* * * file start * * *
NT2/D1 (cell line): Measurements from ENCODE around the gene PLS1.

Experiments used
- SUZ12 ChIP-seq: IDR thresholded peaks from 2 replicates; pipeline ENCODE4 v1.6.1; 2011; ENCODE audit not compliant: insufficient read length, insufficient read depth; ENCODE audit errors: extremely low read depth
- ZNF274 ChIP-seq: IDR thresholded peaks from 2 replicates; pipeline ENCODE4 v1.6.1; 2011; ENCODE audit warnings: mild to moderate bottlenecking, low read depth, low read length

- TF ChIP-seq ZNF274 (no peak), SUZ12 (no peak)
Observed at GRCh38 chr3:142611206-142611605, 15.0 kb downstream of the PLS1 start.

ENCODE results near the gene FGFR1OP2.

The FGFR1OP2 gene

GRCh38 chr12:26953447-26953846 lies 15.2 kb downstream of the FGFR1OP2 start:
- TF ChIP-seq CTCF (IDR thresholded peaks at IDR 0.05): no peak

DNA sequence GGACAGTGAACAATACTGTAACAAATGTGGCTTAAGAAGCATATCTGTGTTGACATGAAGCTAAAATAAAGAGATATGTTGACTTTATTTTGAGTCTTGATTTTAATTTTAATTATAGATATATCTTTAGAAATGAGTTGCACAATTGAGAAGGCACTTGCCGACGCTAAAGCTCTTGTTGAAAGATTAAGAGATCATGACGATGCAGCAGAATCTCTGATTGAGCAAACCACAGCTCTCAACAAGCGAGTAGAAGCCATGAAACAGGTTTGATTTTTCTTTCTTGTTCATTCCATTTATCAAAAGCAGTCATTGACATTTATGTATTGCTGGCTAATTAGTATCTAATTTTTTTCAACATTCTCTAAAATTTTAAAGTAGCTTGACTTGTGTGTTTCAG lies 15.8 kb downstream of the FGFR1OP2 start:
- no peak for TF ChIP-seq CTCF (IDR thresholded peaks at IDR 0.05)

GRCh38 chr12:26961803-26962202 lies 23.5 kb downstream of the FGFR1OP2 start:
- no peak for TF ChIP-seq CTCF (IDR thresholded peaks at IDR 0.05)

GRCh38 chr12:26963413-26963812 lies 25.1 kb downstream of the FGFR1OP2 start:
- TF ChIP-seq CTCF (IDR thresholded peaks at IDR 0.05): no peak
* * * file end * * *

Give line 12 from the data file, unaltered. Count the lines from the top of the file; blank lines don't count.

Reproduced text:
- no peak for TF ChIP-seq CTCF (IDR thresholded peaks at IDR 0.05)